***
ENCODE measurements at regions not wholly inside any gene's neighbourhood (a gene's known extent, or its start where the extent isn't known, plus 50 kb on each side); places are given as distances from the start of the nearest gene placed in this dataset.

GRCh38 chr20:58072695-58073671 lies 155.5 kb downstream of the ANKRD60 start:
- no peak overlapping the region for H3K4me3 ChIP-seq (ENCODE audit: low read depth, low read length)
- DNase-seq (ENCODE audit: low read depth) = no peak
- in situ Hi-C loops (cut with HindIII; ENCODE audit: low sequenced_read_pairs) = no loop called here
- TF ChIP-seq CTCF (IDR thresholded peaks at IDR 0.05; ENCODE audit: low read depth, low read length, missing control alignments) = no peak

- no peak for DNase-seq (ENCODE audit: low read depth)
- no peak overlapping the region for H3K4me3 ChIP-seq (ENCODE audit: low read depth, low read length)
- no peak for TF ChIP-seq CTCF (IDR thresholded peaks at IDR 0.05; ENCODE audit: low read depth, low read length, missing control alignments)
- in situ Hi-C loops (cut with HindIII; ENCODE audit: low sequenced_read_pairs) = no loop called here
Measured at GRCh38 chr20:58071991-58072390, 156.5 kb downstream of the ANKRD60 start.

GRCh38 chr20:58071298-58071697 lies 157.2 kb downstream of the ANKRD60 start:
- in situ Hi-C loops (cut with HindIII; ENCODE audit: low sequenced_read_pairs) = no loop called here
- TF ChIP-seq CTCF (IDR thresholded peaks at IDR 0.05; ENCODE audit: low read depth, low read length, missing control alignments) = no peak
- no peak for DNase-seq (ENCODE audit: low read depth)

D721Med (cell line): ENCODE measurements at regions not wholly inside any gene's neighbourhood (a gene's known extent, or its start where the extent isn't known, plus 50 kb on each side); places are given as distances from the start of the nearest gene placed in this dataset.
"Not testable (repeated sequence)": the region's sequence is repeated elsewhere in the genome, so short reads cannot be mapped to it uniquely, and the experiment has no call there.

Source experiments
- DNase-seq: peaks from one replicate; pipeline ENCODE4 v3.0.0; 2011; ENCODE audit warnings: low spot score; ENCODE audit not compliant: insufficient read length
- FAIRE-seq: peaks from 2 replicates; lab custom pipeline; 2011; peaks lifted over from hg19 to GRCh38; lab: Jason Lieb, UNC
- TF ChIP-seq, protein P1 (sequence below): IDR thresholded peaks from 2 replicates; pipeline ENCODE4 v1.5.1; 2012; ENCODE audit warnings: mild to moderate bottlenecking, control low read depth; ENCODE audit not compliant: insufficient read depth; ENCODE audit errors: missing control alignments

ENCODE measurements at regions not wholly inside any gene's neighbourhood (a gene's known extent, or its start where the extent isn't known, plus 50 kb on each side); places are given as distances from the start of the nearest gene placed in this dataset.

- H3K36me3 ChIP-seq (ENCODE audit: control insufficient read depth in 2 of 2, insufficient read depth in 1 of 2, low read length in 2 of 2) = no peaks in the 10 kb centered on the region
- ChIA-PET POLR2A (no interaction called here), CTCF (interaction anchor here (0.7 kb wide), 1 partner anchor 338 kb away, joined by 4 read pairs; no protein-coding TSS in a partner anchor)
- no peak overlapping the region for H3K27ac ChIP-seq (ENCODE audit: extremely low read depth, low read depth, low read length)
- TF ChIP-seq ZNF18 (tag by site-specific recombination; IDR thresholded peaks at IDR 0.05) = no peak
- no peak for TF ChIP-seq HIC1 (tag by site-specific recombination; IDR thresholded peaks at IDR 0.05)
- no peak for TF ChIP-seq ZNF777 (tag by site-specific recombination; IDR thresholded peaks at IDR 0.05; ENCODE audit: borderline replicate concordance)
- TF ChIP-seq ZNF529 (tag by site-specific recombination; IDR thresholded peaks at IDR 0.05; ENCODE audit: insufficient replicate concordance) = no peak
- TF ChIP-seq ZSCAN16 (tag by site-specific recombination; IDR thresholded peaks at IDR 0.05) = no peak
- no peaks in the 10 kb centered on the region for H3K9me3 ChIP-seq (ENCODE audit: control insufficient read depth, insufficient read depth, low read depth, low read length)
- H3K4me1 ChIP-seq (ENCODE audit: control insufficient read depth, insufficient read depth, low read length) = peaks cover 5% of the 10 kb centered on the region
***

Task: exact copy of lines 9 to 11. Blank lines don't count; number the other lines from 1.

- no peak for TF ChIP-seq CTCF (IDR thresholded peaks at IDR 0.05; ENCODE audit: low read depth, low read length, missing control alignments)
- in situ Hi-C loops (cut with HindIII; ENCODE audit: low sequenced_read_pairs) = no loop called here
Measured at GRCh38 chr20:58071991-58072390, 156.5 kb downstream of the ANKRD60 start.